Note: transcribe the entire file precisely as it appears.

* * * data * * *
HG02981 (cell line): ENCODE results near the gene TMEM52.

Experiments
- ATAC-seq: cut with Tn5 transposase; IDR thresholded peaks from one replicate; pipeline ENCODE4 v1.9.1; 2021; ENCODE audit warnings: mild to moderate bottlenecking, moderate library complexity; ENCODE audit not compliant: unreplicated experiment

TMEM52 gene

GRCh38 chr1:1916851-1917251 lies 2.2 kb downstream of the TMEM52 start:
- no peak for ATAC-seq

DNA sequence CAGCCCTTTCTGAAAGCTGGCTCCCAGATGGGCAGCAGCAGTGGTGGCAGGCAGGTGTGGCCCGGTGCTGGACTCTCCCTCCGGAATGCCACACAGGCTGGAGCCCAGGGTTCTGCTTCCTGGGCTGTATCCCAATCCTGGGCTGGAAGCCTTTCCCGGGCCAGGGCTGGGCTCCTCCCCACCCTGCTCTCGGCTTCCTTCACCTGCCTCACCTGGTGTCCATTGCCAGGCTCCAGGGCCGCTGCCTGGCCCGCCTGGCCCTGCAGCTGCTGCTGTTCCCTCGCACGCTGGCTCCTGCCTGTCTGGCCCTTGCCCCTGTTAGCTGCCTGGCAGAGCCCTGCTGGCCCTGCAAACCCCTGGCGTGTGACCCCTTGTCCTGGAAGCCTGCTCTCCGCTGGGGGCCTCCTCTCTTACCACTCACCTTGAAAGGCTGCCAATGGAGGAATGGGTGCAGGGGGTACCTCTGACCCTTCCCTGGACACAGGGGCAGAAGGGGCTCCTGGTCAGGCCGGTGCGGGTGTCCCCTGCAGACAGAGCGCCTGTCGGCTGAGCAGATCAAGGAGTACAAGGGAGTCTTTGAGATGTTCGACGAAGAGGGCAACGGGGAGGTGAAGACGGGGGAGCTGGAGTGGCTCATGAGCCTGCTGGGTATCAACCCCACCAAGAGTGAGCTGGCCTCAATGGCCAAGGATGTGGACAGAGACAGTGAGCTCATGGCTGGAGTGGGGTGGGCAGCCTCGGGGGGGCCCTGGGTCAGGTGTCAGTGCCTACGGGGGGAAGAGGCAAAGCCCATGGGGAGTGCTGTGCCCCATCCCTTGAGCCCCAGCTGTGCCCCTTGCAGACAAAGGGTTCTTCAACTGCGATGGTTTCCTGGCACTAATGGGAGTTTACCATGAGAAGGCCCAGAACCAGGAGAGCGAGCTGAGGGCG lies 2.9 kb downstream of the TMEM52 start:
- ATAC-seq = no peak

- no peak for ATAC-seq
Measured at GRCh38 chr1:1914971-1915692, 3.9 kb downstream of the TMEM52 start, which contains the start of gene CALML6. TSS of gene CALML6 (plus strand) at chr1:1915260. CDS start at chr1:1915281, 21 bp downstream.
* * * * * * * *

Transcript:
HG02981 (cell line): ENCODE results near the gene TMEM52.

Experiments
- ATAC-seq: cut with Tn5 transposase; IDR thresholded peaks from one replicate; pipeline ENCODE4 v1.9.1; 2021; ENCODE audit warnings: mild to moderate bottlenecking, moderate library complexity; ENCODE audit not compliant: unreplicated experiment

TMEM52 gene

GRCh38 chr1:1916851-1917251 lies 2.2 kb downstream of the TMEM52 start:
- no peak for ATAC-seq

DNA sequence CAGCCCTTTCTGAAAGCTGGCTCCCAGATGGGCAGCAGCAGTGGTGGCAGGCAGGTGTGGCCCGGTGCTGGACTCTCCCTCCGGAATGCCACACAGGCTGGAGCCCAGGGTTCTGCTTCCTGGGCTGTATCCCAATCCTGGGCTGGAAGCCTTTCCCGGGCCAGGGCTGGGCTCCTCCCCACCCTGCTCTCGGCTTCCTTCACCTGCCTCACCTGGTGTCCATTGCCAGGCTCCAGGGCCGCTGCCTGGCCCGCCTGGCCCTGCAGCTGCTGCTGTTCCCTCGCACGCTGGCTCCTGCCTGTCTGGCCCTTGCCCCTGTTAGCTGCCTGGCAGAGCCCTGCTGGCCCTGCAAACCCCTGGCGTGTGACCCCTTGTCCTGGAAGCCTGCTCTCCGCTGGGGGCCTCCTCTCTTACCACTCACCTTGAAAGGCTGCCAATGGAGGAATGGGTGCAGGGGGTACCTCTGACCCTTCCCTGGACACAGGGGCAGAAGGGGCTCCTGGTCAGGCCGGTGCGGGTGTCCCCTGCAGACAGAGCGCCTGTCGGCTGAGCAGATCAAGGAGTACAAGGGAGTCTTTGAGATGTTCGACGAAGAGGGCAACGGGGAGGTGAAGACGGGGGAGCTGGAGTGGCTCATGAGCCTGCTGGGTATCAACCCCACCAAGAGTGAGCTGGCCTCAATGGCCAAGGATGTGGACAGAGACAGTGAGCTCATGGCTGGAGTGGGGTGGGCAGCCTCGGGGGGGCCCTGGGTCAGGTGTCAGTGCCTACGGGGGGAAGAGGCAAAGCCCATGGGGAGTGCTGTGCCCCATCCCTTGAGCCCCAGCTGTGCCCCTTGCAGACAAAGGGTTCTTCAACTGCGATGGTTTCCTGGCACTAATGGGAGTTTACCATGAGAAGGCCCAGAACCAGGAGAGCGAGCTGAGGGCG lies 2.9 kb downstream of the TMEM52 start:
- ATAC-seq = no peak

- no peak for ATAC-seq
Measured at GRCh38 chr1:1914971-1915692, 3.9 kb downstream of the TMEM52 start, which contains the start of gene CALML6. TSS of gene CALML6 (plus strand) at chr1:1915260. CDS start at chr1:1915281, 21 bp downstream.